What – Identify and prioritize critical applications to focus on the systems and data you’ll need to recover first.
When – Define the Recovery Point Objectives (RPO), Recovery Time Objectives (RTO), and Service Level Agreements (SLAs) for your systems, data, and applications.
Who – Which players – internal staff and external vendors – will be involved in your data recovery efforts?
RPO is the maximum number of hours that data can be lost during a service disruption.
RTO is the maximum amount of time allowed to restore after a service disruption.
3-2-1 is three copies of your data, on two different media types, with one copy off-site.
Our RPO and RTO times have definitely decreased with the investment in the new [Commvault] solution.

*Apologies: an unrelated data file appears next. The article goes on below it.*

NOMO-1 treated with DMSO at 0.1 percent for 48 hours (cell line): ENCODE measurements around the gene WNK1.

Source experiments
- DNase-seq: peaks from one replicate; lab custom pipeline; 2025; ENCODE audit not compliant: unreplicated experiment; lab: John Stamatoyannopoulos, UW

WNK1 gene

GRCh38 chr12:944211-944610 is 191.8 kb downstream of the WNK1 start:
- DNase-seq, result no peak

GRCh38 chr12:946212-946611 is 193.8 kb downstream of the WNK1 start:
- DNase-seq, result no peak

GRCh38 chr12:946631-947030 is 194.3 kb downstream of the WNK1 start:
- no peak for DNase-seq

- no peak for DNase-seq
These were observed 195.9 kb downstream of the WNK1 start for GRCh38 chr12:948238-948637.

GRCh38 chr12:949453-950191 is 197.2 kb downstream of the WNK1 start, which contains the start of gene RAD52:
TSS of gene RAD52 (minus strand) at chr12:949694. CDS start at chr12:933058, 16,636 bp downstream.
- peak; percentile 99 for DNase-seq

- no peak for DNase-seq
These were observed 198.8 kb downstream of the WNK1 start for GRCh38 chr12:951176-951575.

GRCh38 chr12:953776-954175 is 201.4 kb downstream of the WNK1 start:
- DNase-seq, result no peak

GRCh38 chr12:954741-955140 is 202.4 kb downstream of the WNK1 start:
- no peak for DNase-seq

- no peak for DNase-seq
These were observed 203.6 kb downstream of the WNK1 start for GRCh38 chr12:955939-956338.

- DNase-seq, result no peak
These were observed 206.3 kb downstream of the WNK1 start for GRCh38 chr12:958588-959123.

A better way: Commvault’s approach
Security-conscious organizations trust Commvault for data protection and recovery to get their business back up and running quickly. Our multi-layered security approach with zero trust principles for data protection and management ensures every organization can tailor its cybersecurity protection and recovery needs to its business requirements. The security framework follows the National Institute of Standards and Technology (NIST) Cybersecurity Framework standards and best practices and addresses these five areas:
Identify: assess and mitigate risks
Protect: lock and harden data from changes
Monitor: find anomalous threats
Respond: analyze data and perform orchestrated actions
Recover: restore clean data quickly
With Commvault, you’ll have a multi-layered security solution with robust cyber protection and recovery features to meet your business needs.